I’m not kidding. One of them actually chided me for being lazy. Had I been in my right mind and able to get up off the couch on my own, I would have physically kicked her out the front door. I can kick, too. I took a lot of karate and have a year of cheer-leading under my belt. My thighs are deadly weapons. (Well, they were. Now they’re only lethal if you haven’t the sense to move were I to sit on your head. But I digress.) The end result was that, after gritting my teeth and letting her leave, having a good long ugly cry, I burned her business card in effigy and never called her again. Unfortunately, I never called anyone else to take her place. I never called anyone for anything, at all, when I needed help. I couldn’t stand the thought of anyone knowing what a terrible, lazy, selfish mother I was.
The Podling and I never did really get the hang of breastfeeding. We kept at it, but neither of us enjoyed it at all, and it was a relief when he weaned himself around 6 months old. He had discovered solid food by that point, and maybe I was being lazy, but after a few meals of cereal and formula, he actually slept four hours in a row. For the first time in five months.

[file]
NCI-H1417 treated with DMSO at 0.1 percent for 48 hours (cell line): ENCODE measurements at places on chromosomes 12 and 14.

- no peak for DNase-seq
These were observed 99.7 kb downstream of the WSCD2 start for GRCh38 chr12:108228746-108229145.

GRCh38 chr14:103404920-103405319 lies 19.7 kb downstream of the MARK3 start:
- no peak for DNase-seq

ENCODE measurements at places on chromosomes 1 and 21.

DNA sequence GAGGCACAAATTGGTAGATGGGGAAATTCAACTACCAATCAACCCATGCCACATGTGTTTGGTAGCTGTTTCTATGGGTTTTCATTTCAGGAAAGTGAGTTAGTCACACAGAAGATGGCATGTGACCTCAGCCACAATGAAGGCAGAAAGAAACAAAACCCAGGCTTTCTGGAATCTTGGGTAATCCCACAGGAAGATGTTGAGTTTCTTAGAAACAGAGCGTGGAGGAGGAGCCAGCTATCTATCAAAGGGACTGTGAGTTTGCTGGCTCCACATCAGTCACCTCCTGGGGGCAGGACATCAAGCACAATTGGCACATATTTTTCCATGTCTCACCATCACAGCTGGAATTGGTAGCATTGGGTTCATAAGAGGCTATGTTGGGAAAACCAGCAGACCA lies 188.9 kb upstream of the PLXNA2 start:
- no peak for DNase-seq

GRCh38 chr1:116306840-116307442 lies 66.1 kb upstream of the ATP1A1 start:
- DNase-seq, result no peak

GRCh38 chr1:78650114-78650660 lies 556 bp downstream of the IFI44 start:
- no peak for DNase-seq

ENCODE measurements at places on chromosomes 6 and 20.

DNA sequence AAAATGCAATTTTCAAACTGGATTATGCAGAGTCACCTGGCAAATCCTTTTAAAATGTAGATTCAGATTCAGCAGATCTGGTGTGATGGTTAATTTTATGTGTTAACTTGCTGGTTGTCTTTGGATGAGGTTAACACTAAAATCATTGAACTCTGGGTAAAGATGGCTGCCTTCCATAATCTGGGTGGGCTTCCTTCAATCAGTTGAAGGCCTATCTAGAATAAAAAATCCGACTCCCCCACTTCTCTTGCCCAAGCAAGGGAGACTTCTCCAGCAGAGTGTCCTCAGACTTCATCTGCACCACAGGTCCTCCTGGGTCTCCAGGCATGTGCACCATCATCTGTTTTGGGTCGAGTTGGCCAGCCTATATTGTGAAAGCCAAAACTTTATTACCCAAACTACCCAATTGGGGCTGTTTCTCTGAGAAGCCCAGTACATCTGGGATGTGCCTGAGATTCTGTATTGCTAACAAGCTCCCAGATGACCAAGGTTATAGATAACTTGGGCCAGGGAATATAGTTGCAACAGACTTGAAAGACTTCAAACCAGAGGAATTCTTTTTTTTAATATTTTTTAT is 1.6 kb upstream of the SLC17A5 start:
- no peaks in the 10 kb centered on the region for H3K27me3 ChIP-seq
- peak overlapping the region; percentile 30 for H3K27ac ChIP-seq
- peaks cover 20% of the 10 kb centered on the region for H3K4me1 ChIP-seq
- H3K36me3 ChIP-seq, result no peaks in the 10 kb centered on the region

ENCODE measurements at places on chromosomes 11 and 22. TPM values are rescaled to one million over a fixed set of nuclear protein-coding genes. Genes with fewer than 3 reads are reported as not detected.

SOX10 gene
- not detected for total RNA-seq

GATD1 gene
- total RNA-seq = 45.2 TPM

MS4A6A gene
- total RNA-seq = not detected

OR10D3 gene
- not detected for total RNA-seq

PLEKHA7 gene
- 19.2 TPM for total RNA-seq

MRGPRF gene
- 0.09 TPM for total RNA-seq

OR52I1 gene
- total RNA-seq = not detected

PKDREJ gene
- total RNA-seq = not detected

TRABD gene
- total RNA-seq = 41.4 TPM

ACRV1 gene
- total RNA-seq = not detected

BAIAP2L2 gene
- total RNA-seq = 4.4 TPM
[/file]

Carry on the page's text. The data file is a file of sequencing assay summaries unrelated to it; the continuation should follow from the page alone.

Enter: the Peanut. I knew I wanted to give breastfeeding another try, but to say that I was apprehensive really doesn’t accurately convey my feelings, here. This time around things are better than they were, and maybe it’s because the hospital was more in line with what we wanted to do, or because the nurses were very knowledgeable about breastfeeding, or because the hospital’s lactation specialist took a look at the big picture of me rather than just the pointy bits on my chest and was thus actually helpful, or because the second time around the body tends to do a better job at production, or because the pain management was better and I was able to rest, or because…yeah, the list goes on. The point is, this time it was better, but we’re still not at 100%. So I’m trying everything I can think of to keep up my supply.